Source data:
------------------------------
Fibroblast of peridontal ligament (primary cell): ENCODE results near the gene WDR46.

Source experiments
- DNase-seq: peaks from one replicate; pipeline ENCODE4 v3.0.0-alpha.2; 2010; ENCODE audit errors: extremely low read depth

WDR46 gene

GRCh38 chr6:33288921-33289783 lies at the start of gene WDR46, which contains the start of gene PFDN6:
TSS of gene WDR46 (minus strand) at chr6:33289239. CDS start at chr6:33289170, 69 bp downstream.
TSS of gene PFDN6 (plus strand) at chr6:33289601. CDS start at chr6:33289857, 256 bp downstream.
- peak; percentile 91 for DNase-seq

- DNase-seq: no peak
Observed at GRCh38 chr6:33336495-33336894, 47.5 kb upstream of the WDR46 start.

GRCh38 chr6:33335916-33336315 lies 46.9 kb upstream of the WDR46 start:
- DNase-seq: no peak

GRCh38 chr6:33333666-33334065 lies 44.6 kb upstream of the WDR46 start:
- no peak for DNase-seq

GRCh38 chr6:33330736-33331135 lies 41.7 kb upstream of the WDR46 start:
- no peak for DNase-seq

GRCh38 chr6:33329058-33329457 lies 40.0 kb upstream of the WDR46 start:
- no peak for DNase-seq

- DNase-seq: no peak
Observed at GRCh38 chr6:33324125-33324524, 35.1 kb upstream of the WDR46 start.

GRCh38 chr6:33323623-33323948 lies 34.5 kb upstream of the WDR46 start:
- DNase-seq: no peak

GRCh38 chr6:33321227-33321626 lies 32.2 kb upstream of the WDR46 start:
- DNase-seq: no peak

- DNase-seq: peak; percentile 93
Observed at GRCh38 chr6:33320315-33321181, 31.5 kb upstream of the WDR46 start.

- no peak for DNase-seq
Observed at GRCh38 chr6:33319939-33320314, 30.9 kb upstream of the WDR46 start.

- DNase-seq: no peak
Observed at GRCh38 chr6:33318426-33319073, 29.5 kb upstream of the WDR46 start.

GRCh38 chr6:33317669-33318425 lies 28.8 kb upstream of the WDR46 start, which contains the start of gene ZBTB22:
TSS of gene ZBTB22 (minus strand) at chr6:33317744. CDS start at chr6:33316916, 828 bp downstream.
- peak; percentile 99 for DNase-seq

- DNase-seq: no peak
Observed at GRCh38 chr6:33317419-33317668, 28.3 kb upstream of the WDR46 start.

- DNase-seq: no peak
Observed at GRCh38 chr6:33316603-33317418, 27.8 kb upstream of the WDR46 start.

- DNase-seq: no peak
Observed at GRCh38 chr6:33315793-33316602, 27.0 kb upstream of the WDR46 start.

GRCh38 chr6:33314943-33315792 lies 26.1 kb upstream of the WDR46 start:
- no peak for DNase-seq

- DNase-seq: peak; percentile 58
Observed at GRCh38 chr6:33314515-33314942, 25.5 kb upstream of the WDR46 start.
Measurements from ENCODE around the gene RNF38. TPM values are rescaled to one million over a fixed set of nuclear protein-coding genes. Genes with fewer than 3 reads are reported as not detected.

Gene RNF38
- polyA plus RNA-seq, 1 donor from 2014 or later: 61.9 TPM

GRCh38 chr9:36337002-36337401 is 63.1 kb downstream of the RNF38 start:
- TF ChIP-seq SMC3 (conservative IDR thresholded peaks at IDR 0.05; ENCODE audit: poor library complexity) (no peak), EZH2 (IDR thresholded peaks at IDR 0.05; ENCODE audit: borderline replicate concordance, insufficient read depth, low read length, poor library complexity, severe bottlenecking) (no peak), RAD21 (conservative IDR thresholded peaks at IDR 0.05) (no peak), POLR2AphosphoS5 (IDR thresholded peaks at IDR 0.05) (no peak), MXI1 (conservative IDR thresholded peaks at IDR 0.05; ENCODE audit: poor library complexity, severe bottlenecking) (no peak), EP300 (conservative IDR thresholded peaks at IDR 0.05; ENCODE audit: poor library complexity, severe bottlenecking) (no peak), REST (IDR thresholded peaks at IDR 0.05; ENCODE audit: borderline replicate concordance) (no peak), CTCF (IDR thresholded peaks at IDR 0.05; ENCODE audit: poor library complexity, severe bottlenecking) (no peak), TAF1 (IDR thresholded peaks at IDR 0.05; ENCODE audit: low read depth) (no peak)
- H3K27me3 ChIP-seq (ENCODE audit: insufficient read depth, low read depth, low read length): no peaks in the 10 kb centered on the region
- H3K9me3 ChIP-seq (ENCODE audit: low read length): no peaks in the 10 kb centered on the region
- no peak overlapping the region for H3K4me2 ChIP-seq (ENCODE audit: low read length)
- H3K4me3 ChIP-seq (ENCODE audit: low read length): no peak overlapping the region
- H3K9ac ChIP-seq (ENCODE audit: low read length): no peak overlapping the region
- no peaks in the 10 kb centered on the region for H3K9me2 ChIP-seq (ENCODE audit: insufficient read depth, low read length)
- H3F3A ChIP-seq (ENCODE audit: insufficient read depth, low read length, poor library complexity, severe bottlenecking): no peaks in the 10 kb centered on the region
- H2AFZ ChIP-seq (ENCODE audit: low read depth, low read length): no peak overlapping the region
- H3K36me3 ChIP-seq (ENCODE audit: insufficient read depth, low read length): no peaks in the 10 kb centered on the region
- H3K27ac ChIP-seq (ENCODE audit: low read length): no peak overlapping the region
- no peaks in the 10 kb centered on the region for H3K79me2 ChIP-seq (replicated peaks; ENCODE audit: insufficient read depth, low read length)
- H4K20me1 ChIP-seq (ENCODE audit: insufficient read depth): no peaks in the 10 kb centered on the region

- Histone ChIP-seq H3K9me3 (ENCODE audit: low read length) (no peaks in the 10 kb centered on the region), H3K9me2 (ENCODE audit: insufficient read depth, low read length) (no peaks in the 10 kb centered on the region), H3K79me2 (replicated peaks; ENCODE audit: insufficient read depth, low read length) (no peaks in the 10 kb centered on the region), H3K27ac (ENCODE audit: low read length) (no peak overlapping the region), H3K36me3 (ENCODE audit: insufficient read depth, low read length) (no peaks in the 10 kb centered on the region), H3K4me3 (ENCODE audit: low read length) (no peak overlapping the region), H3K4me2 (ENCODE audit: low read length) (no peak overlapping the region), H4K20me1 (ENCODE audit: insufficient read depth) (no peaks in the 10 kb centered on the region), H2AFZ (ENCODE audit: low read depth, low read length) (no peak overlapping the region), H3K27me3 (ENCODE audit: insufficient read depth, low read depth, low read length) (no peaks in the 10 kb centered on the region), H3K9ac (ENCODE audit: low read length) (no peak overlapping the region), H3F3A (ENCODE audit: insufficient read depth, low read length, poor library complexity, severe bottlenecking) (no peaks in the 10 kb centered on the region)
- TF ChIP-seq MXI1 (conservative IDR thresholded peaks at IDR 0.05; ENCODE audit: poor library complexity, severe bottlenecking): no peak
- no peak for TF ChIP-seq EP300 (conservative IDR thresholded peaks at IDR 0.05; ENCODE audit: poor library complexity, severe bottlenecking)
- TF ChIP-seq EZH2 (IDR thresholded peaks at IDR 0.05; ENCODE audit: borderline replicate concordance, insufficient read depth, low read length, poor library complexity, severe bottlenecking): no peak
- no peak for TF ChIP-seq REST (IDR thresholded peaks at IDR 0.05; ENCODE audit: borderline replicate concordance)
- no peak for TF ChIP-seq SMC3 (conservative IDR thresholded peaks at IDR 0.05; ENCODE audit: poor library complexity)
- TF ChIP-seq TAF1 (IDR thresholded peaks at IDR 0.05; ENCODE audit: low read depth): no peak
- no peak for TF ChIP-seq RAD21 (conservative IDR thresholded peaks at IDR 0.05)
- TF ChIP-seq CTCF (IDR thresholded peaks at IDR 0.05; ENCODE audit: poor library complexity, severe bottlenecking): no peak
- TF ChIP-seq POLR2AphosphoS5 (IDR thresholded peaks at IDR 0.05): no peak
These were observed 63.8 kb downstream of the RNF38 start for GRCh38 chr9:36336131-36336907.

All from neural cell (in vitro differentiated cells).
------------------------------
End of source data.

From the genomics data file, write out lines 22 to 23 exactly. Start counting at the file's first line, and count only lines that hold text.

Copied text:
- DNase-seq: no peak

GRCh38 chr6:33321227-33321626 lies 32.2 kb upstream of the WDR46 start: